“We come to the conclusion … for states to justify allocating scarce state funding toward economic development incentives, a clearer understanding of the actual returns to these incentives needs to be obtained. Without better ways to measure state development incentive outcomes, the economic success of such initiatives remains uncertain.”
— The State of Economic Development Incentives
Wells Fargo Securities Economics Group
The above paragraph comes from an eight-page report released Monday. It’s the latest in a large, large library of academic and economic studies that essentially conclude that providing tax breaks in exchange for corporate locations or relocations is marginal at best, but mostly a losing proposition for taxpayers, states and local communities.
The timing of this report was fortuitous. It was released just as large groups of politicians, economic development agents and business proponents in Sarasota, Collier and Hillsborough counties, as well as in Tallahassee, are courting officials from Bar Harbor, Maine-based Jackson Laboratory.
The $160 million (annual revenues), not-for-profit genetics research organization is considering locating a new branch lab that would employ about 250 people. The catch is: It is seeking in the neighborhood of $260 million in taxpayer funding to build its Florida institute — with the money being split 50-50 at the local and state levels.
The noise in favor of this subsidization is rising, just as it is for the state taxpayers to subsidize a high-speed train.
Jobs! Think of all of the jobs, the proponents pant. Even some state economists who should know better — i.e. Sean Snaith of the University of Central Florida — are puffing in favor of these taxpayer subsidies.
Not only will this taxpayer funding help create construction jobs, it will lead to other economic spin-offs and ripples that will justify the “investment.”
The economists at Wells Fargo Securities’ Economics Group are not nearly as sanguine or giddy. Their eight-page report — with ample references to previous academic studies — concludes that states do a lousy job of tracking the return on investment of such subsidies. “As a result of these measurement deficiencies … there is not a clear evaluation of past programs for policy makers to make informed decisions about where to invest a state’s increasingly scarce funds,” the Wells Fargo economists write.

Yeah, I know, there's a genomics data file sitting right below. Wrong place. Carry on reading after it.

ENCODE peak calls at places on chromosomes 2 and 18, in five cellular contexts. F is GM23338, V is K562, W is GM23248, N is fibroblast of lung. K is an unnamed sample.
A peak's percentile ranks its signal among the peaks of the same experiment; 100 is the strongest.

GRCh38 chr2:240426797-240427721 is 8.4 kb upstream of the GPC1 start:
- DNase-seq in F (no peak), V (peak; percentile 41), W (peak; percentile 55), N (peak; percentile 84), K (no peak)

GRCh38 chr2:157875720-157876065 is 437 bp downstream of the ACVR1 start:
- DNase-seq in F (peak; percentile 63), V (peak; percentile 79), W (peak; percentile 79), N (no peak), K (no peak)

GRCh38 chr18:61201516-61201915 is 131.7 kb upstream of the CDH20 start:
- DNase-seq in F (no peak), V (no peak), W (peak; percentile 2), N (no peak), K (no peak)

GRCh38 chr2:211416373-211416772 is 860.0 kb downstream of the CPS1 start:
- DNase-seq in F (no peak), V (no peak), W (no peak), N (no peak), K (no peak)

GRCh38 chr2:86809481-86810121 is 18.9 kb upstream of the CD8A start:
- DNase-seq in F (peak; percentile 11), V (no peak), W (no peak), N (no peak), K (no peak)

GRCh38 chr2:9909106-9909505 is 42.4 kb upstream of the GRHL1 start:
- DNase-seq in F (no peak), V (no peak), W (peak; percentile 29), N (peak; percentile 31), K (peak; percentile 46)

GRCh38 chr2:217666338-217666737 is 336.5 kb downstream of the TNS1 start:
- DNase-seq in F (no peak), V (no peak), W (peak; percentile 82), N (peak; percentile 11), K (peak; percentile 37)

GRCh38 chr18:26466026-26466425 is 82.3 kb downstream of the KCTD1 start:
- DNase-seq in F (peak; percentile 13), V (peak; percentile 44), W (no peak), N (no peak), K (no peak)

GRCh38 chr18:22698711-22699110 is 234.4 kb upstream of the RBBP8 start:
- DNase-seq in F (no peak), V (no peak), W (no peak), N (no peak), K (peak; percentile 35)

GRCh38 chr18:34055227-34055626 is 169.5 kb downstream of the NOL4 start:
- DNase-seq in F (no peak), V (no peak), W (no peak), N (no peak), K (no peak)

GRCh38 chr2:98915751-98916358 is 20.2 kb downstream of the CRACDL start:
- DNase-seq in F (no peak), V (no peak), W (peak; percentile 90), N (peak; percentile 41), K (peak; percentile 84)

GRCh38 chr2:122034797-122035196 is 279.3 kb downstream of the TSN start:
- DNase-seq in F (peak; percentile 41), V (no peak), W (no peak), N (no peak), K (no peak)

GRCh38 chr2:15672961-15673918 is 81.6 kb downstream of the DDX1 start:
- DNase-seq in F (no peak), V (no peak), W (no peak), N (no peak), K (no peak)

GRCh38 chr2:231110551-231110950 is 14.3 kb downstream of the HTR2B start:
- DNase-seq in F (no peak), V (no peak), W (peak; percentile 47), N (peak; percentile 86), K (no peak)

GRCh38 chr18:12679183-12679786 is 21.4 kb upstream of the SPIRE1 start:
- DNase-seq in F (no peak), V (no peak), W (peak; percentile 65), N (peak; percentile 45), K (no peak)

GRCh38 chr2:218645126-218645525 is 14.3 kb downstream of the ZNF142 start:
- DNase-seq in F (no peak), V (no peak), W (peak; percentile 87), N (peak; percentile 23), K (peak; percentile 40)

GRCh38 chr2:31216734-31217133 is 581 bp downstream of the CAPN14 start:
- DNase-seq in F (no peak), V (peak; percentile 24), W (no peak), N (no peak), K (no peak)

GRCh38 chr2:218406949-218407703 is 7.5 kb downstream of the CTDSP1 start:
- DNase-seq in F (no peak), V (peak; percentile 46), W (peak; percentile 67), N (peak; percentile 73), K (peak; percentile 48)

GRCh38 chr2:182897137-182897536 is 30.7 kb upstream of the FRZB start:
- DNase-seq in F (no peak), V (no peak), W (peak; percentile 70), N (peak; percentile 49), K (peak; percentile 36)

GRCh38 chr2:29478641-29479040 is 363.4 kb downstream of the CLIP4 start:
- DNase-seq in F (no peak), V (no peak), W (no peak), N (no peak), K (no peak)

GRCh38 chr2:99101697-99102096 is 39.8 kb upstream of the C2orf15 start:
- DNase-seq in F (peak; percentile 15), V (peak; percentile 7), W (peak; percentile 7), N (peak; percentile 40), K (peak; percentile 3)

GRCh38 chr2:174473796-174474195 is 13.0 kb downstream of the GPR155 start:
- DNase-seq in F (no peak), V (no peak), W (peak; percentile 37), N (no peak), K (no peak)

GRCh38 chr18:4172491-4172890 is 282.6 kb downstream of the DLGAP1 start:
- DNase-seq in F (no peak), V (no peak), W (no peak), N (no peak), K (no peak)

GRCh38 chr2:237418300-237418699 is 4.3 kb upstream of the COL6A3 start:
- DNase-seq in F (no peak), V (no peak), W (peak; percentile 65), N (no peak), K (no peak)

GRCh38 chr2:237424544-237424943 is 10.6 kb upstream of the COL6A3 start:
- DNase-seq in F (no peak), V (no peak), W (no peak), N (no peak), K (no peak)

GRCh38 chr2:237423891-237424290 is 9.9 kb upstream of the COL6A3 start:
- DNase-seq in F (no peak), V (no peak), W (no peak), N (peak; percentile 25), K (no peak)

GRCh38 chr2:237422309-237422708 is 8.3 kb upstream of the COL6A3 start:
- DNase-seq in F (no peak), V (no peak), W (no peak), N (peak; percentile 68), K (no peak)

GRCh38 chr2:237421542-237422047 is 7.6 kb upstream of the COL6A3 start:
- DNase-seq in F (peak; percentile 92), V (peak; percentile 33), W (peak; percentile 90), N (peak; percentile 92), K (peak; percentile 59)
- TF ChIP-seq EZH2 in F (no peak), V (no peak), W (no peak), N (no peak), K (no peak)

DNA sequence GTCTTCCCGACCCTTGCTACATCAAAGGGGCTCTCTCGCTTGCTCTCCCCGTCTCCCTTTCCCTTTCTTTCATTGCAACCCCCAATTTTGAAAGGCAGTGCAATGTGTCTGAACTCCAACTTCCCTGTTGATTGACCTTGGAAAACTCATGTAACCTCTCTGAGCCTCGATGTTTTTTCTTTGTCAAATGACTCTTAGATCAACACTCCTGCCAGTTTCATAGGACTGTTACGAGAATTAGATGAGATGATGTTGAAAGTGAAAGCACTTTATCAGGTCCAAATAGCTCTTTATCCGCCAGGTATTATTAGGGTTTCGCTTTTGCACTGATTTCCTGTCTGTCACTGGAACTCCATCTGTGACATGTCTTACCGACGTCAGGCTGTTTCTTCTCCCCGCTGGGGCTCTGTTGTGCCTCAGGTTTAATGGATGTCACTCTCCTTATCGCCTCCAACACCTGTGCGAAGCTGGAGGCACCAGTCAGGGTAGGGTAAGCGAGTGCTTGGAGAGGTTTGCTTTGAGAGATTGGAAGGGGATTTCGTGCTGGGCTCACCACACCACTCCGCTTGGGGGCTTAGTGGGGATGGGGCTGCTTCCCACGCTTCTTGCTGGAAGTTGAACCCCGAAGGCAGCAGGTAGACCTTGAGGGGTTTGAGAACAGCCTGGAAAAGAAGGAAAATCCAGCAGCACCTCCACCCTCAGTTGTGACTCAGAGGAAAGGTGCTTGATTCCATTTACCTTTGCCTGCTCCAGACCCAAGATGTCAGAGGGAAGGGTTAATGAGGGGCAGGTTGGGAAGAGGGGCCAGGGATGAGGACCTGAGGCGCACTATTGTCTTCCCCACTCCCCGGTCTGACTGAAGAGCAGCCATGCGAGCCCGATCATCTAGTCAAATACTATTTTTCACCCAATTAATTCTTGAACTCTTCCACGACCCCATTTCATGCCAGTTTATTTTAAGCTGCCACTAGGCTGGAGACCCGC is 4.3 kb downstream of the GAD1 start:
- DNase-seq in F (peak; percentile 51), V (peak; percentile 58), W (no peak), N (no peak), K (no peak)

But let’s cut to the quick. The Wells Fargo report isn’t nearly as blunt on these subsidies as one of the country’s leading economists on this subject, Dr. Richard Vedder, distinguished professor of economics at Ohio University. Vedder has spent 30 years studying the field of public finance and economic incentives. As he told us this week:
“The evidence, as best as I can tell, is that states that put money into corporate food stamps don’t get a high pay-off.”
Get that? “Food stamps.” Corporate welfare.
Let’s go further with professor Vedder. “It’s a stealth kind of thing,” he says.
When, say, Jackson Laboratory builds and opens in Florida, we see the jobs that are created. “But what’s lost or not seen,” Vedder says, “are the jobs invisibly lost or that would have otherwise occurred.” What’s more, he says, “That $260 million doesn’t come out of thin air.” It comes from taxpayers.
And that $260 million could be used in a lot of different ways — as in tax relief, Vedder says. Or, as the late Nobel economist Milton Friedman once told us, what the politicians seldom take into consideration when giving big subsidies to corporations is how else that $260 million might be used if left in the hands of the taxpayers (who worked hard to earn it to begin with).
Few politicians consider that taxpayers likely would use that money for other economic activity that could create as many or more jobs and spin-offs as Jackson Laboratory. It’s wrong for a politician to think otherwise.
What’s more, Vedder adds, “Politicians make political decisions not on the basis of cold economic realities the way consumers and businesses do. Any time the government is spending $100 million, it is crowding out other spending that is more likely to be done more intelligently (by the private sector) because the private sector doesn’t have political influences.”
It’s alluring and sexy to be in the hunt for big elephants like Jackson Laboratory. But it is neither moral nor justified to take $260 million from taxpayers and give an unearned benefit to any corporation.